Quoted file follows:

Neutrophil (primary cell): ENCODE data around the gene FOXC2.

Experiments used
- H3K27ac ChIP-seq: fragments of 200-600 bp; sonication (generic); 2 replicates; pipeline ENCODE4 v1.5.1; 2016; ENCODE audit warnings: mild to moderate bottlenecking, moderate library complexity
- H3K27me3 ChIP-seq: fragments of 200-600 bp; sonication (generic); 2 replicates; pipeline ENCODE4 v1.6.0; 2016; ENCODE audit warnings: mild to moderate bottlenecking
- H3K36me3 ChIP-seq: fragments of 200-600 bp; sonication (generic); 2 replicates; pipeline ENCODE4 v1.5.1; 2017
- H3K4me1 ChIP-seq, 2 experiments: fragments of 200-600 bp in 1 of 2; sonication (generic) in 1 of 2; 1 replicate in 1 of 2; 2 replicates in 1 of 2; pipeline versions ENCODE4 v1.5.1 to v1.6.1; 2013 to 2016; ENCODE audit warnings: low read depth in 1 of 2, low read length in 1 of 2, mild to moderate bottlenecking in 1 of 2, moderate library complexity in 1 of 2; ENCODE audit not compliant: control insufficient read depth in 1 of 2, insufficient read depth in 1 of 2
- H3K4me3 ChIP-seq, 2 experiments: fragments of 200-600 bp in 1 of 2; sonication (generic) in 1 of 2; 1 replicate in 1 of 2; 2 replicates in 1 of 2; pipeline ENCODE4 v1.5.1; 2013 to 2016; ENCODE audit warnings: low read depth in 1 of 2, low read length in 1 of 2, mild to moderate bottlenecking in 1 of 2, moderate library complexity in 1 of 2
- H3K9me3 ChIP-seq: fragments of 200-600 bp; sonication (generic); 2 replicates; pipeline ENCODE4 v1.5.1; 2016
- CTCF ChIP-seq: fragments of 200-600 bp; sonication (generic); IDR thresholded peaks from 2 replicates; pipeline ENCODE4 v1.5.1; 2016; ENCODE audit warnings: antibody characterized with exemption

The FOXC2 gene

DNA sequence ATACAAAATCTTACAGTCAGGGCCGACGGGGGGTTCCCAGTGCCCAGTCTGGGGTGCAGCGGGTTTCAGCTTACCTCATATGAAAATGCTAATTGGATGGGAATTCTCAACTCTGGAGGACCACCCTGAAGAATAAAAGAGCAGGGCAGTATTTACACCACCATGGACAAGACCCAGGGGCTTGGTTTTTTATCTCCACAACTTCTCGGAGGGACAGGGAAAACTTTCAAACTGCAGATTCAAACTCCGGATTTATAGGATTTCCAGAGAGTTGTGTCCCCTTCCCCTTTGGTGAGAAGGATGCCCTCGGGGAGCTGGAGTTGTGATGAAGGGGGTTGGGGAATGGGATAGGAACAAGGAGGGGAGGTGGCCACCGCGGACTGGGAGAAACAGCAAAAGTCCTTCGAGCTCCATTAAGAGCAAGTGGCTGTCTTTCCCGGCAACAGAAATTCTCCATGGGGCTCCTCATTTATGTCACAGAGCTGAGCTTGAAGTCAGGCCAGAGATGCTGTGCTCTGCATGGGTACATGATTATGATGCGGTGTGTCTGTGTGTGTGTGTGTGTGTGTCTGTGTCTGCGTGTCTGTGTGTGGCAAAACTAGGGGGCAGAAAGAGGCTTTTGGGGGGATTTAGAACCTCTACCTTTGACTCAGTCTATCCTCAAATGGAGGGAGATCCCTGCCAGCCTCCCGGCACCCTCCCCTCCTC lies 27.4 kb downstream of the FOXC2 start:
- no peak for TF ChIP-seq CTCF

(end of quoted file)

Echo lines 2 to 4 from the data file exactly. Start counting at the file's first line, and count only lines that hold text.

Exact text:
Experiments used
- H3K27ac ChIP-seq: fragments of 200-600 bp; sonication (generic); 2 replicates; pipeline ENCODE4 v1.5.1; 2016; ENCODE audit warnings: mild to moderate bottlenecking, moderate library complexity
- H3K27me3 ChIP-seq: fragments of 200-600 bp; sonication (generic); 2 replicates; pipeline ENCODE4 v1.6.0; 2016; ENCODE audit warnings: mild to moderate bottlenecking